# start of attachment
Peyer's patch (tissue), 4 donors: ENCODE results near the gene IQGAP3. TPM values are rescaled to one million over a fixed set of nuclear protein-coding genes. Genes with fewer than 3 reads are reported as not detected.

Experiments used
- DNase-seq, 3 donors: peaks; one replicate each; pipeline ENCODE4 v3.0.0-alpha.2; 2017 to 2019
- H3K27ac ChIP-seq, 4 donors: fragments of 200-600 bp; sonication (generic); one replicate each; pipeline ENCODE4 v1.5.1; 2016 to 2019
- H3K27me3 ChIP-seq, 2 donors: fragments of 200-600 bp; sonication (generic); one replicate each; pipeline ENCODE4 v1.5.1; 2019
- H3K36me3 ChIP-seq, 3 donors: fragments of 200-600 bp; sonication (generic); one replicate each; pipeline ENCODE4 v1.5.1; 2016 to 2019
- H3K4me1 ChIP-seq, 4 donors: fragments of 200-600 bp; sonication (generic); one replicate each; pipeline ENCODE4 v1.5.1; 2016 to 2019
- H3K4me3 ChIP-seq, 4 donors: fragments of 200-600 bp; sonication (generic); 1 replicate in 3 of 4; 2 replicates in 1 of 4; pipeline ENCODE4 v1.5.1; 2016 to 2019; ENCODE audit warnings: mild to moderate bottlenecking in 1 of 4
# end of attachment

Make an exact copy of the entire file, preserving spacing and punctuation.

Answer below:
Peyer's patch (tissue), 4 donors: ENCODE results near the gene IQGAP3. TPM values are rescaled to one million over a fixed set of nuclear protein-coding genes. Genes with fewer than 3 reads are reported as not detected.

Experiments used
- DNase-seq, 3 donors: peaks; one replicate each; pipeline ENCODE4 v3.0.0-alpha.2; 2017 to 2019
- H3K27ac ChIP-seq, 4 donors: fragments of 200-600 bp; sonication (generic); one replicate each; pipeline ENCODE4 v1.5.1; 2016 to 2019
- H3K27me3 ChIP-seq, 2 donors: fragments of 200-600 bp; sonication (generic); one replicate each; pipeline ENCODE4 v1.5.1; 2019
- H3K36me3 ChIP-seq, 3 donors: fragments of 200-600 bp; sonication (generic); one replicate each; pipeline ENCODE4 v1.5.1; 2016 to 2019
- H3K4me1 ChIP-seq, 4 donors: fragments of 200-600 bp; sonication (generic); one replicate each; pipeline ENCODE4 v1.5.1; 2016 to 2019
- H3K4me3 ChIP-seq, 4 donors: fragments of 200-600 bp; sonication (generic); 1 replicate in 3 of 4; 2 replicates in 1 of 4; pipeline ENCODE4 v1.5.1; 2016 to 2019; ENCODE audit warnings: mild to moderate bottlenecking in 1 of 4